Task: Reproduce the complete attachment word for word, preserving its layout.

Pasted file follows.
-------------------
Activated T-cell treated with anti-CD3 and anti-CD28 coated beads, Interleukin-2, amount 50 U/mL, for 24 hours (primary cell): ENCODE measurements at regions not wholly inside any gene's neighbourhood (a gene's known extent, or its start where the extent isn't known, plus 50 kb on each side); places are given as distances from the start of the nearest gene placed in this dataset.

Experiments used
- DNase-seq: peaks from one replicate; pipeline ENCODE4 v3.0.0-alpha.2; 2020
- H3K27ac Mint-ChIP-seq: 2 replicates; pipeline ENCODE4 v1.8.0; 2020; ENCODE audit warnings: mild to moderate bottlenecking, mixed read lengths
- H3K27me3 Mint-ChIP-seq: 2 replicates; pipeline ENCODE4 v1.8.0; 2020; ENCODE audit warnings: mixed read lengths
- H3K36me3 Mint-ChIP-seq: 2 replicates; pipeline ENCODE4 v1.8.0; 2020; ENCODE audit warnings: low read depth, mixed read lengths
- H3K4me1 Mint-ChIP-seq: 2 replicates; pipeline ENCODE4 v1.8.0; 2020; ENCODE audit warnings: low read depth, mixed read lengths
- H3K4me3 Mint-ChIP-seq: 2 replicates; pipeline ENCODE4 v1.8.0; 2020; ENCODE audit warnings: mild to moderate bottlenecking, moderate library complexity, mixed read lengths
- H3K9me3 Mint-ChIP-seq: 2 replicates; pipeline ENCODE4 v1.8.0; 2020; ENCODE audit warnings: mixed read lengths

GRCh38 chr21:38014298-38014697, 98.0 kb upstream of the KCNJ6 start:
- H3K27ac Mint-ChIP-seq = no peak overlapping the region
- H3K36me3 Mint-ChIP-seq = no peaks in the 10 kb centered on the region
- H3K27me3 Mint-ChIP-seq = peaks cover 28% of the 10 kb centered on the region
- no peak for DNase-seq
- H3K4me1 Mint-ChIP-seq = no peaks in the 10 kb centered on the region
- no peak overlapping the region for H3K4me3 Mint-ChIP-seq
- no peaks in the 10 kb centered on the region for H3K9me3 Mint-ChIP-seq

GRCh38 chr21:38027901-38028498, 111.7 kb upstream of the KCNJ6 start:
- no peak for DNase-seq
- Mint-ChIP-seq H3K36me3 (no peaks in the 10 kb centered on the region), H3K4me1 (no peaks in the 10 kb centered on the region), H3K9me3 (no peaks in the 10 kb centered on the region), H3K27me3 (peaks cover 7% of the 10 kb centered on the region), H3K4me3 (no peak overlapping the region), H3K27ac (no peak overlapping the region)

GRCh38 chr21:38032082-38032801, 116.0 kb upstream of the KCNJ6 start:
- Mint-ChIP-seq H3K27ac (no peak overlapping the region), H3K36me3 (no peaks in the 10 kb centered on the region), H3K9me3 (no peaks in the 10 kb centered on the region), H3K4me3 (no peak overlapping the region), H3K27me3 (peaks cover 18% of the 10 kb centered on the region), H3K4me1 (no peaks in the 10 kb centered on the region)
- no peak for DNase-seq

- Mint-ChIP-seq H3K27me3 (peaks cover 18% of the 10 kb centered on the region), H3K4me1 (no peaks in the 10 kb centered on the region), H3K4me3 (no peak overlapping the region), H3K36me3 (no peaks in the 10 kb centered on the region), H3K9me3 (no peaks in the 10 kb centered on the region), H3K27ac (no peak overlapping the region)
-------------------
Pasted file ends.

Activated T-cell treated with anti-CD3 and anti-CD28 coated beads, Interleukin-2, amount 50 U/mL, for 24 hours (primary cell): ENCODE measurements at regions not wholly inside any gene's neighbourhood (a gene's known extent, or its start where the extent isn't known, plus 50 kb on each side); places are given as distances from the start of the nearest gene placed in this dataset.

Experiments used
- DNase-seq: peaks from one replicate; pipeline ENCODE4 v3.0.0-alpha.2; 2020
- H3K27ac Mint-ChIP-seq: 2 replicates; pipeline ENCODE4 v1.8.0; 2020; ENCODE audit warnings: mild to moderate bottlenecking, mixed read lengths
- H3K27me3 Mint-ChIP-seq: 2 replicates; pipeline ENCODE4 v1.8.0; 2020; ENCODE audit warnings: mixed read lengths
- H3K36me3 Mint-ChIP-seq: 2 replicates; pipeline ENCODE4 v1.8.0; 2020; ENCODE audit warnings: low read depth, mixed read lengths
- H3K4me1 Mint-ChIP-seq: 2 replicates; pipeline ENCODE4 v1.8.0; 2020; ENCODE audit warnings: low read depth, mixed read lengths
- H3K4me3 Mint-ChIP-seq: 2 replicates; pipeline ENCODE4 v1.8.0; 2020; ENCODE audit warnings: mild to moderate bottlenecking, moderate library complexity, mixed read lengths
- H3K9me3 Mint-ChIP-seq: 2 replicates; pipeline ENCODE4 v1.8.0; 2020; ENCODE audit warnings: mixed read lengths

GRCh38 chr21:38014298-38014697, 98.0 kb upstream of the KCNJ6 start:
- H3K27ac Mint-ChIP-seq = no peak overlapping the region
- H3K36me3 Mint-ChIP-seq = no peaks in the 10 kb centered on the region
- H3K27me3 Mint-ChIP-seq = peaks cover 28% of the 10 kb centered on the region
- no peak for DNase-seq
- H3K4me1 Mint-ChIP-seq = no peaks in the 10 kb centered on the region
- no peak overlapping the region for H3K4me3 Mint-ChIP-seq
- no peaks in the 10 kb centered on the region for H3K9me3 Mint-ChIP-seq

GRCh38 chr21:38027901-38028498, 111.7 kb upstream of the KCNJ6 start:
- no peak for DNase-seq
- Mint-ChIP-seq H3K36me3 (no peaks in the 10 kb centered on the region), H3K4me1 (no peaks in the 10 kb centered on the region), H3K9me3 (no peaks in the 10 kb centered on the region), H3K27me3 (peaks cover 7% of the 10 kb centered on the region), H3K4me3 (no peak overlapping the region), H3K27ac (no peak overlapping the region)

GRCh38 chr21:38032082-38032801, 116.0 kb upstream of the KCNJ6 start:
- Mint-ChIP-seq H3K27ac (no peak overlapping the region), H3K36me3 (no peaks in the 10 kb centered on the region), H3K9me3 (no peaks in the 10 kb centered on the region), H3K4me3 (no peak overlapping the region), H3K27me3 (peaks cover 18% of the 10 kb centered on the region), H3K4me1 (no peaks in the 10 kb centered on the region)
- no peak for DNase-seq

- Mint-ChIP-seq H3K27me3 (peaks cover 18% of the 10 kb centered on the region), H3K4me1 (no peaks in the 10 kb centered on the region), H3K4me3 (no peak overlapping the region), H3K36me3 (no peaks in the 10 kb centered on the region), H3K9me3 (no peaks in the 10 kb centered on the region), H3K27ac (no peak overlapping the region)